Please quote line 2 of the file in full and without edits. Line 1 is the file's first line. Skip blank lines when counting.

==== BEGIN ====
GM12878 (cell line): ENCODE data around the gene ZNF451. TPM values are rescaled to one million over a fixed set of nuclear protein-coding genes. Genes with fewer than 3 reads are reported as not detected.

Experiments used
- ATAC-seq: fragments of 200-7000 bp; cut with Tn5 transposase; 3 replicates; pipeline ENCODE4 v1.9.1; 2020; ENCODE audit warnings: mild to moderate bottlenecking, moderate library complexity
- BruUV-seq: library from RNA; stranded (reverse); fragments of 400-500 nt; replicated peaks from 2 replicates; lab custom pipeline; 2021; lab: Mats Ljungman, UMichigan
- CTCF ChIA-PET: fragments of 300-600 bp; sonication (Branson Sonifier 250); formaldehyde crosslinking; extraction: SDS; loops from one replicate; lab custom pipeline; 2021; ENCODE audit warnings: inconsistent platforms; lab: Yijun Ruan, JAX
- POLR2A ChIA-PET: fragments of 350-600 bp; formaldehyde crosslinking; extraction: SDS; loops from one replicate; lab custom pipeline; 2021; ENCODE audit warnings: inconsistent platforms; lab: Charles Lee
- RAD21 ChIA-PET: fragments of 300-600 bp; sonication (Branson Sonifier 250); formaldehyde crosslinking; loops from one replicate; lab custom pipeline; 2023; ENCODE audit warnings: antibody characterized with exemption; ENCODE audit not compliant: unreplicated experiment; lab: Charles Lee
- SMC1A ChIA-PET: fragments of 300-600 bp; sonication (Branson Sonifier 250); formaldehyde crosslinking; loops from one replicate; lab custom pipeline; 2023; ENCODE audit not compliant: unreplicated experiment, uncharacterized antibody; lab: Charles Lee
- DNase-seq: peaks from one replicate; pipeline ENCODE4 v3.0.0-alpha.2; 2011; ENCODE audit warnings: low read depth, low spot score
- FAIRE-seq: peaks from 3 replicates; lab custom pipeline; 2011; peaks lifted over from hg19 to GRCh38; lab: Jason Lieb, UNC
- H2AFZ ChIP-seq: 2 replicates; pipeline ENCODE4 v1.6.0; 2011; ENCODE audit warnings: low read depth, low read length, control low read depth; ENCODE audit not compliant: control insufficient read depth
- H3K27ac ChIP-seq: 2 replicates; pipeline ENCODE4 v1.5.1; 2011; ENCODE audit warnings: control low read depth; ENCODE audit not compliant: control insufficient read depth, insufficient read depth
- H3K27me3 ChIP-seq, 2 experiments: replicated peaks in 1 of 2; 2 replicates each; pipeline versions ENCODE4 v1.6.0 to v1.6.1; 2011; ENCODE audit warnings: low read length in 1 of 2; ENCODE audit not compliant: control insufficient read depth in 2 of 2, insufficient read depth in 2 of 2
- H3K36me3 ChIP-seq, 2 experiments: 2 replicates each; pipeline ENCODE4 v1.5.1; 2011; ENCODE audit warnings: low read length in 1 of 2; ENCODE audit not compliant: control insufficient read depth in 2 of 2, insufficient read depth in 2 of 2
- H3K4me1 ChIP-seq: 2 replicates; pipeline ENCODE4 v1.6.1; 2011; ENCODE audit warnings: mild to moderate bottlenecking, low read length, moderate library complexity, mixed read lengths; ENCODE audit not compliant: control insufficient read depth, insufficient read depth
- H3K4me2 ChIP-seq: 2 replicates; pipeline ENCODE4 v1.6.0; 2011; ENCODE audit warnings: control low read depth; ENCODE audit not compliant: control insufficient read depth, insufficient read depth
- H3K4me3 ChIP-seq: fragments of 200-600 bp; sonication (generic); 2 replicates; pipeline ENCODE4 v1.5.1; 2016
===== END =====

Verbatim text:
Experiments used